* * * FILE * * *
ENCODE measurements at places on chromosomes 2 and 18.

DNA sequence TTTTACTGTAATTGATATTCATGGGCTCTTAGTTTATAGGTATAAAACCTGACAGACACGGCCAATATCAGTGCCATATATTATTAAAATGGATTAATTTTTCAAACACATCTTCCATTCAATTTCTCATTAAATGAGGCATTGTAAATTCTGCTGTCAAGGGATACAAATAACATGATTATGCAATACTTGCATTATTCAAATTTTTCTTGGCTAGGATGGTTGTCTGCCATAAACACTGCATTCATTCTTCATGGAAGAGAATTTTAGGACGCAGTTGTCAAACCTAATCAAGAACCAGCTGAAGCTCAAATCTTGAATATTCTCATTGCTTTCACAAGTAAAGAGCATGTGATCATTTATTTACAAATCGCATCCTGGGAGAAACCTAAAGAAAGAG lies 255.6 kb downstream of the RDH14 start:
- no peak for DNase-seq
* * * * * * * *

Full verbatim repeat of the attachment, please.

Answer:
ENCODE measurements at places on chromosomes 2 and 18.

DNA sequence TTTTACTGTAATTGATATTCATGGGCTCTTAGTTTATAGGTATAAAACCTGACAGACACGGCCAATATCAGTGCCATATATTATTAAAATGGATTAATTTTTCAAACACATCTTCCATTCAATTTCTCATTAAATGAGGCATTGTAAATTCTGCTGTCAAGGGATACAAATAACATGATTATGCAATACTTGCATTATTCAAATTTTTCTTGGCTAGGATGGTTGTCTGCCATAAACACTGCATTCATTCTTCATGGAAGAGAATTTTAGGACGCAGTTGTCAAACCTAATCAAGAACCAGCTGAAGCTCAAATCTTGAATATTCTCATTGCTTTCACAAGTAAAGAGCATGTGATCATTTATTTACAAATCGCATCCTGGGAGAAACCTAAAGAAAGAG lies 255.6 kb downstream of the RDH14 start:
- no peak for DNase-seq